I cocked a ear to the engine, sniffed the exhaust and then rested an ear on the end of a screwdriver placed on various bits of the engine, finding to my relief that the motor sounded quiet. I whipped the throttle open with the bike in neutral, finding the engine fair flew into the red with an instantaneous action that had previously been lacking. The only problem came when, after lashing all the GRP back together. I tried to engage first gear. The lever was incredibly stiff and was impossible to operate unless you wore heavy motorcycle boots and had a lot of violence hidden within your system.
Up the road, acceleration in first gear was breath-taking. There was a nasty crunch as I changed up to second, then the same hollowness in the stomach as it charged forward. I just hoped the gearbox would loosen up as the mileage increased, but I was to find that it became very recalcitrant in heavy traffic, but at least it had stopped leaping out of gear.
I later went to see the mechanic, who eventually admitted he had used some race cams and bigger jets in the carbs. The bike would do an indicated 150rnph and it tended to jerk the rear and off line if you hit 8000 revs suddenly coming out of a bend. I had some wild slides in the wet until I learnt to keep it below 5000rpm in tricky situations. I had a race with a ZZR600 whose owner became frantic when I stayed level with him, then dropped down a gear and shot off into the distance. He eventually caught up, but that was only because the Metzs were worn out and the bike had become a brutal bastard in the bends. The tyres would only do about 3500 miles.
Having done about 7000 miles on the bike, I was afflicted with various bearings going. The swinging arm’s went first, producing a buckling, wobbling bike only fit as a means of suicide. As the chain was shagged at the same time I replaced that as well. Then the front wheel bearings went about a week later, evidenced at first by violent head shaking if I took a hand off the bars and when I ignored that by a full scale tank slapper. The steering head bearings were well pitted so they were replaced as well. Congratulating myself on sorting the bearings, 120 miles from home the rear bearings went. I didn’t make it home and had to summon the AA.
I also bought a used White Power shock which was probably as old as the bike but had been rebuilt to as new spec. The front forks needed replacing as well as the chrome was falling off but they didn’t seem that bad as the chassis was rigid enough to absorb their worst machinations. I had been using the bike for commuting and weekend fun, it seemed a natural for the annual holiday but that was not to be.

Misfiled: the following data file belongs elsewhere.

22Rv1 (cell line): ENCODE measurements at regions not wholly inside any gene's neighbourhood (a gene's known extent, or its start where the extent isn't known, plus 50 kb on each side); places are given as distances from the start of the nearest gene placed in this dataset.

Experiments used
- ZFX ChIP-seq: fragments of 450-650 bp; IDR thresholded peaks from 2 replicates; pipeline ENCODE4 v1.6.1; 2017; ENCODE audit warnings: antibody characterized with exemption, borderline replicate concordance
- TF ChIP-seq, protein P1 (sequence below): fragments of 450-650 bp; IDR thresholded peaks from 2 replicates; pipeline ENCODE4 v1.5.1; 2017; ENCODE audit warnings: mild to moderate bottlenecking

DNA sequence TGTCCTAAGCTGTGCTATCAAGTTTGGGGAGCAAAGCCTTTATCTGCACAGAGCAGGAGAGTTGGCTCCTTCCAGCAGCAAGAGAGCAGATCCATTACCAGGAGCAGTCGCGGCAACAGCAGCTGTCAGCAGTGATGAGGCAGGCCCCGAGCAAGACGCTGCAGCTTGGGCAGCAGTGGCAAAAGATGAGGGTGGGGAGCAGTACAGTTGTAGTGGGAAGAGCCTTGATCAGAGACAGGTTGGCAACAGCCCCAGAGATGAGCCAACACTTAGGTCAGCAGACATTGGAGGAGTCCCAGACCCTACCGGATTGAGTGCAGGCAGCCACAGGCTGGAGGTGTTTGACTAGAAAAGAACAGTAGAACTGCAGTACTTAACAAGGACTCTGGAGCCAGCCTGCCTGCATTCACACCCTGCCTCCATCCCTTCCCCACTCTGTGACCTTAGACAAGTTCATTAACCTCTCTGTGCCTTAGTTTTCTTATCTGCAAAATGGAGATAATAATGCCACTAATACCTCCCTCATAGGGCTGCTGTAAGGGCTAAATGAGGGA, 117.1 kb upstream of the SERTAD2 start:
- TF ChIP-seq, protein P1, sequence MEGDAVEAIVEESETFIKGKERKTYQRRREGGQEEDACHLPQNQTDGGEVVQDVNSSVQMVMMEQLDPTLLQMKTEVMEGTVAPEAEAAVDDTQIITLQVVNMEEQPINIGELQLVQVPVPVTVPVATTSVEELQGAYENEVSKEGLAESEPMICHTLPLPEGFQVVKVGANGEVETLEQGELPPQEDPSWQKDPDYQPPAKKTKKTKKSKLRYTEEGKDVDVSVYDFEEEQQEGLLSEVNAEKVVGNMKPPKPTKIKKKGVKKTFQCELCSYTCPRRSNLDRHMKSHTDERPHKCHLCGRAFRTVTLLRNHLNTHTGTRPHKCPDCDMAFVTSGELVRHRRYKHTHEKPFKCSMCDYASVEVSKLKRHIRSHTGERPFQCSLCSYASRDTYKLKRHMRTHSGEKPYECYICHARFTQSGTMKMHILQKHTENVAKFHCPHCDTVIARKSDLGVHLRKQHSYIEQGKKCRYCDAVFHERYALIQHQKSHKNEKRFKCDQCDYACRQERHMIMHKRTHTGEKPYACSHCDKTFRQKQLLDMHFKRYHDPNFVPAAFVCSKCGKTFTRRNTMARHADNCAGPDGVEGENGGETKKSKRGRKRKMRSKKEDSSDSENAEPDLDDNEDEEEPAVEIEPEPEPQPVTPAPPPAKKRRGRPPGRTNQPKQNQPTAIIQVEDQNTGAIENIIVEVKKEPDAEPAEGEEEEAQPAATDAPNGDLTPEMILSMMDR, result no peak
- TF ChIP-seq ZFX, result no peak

Cruising through town, after an enjoyable evening at the local heavy metal pub, I piloted the bike around the usual lethargic Morris Marina when its owner suddenly woke up (probably by the Honda's open exhaust), throwing his vehicle into my machine. lt wasn't a high speed crash but the way the car caught the bike and threw it under a car coming the other way meant the machine was a write off. I ended up getting crunched between the two cars. It could have been worse, I was only badly bruised and cut up. As I staggered upright, the Marina owner rushed over and said. "Sorry, mate, I didn't see you.‘
Unfortunately for him I could see my flattened machine poking out from the underside of the other car. My head twitched violently, the helmet catching him full in the face. As he reeled away clutching what was left of his face, I growled, ”Sorry mate, I didn't see you, either”
Needless to say, the police were not too amused when they arrived. Ambulances and recovery vehicles were summoned. When the car was eventually cranked off my pride and joy, I could have cried out loud. I didn't need an insurance company to tell me it was a write off. There is a happy ending to this, the insurance company reluctantly coughed up £1600, so I probably came out a little ahead.
The CBR600 was expensive to run, immense fun to ride and my well thrashed example was tougher than I expected. Buying a bike in that kind of state, you shouldn't be surprised if it gets you home without failing. I've just bought a 1990 CBR600 for £2500, a real nice one that hasn't been raced (I hope), which answers all the other questions.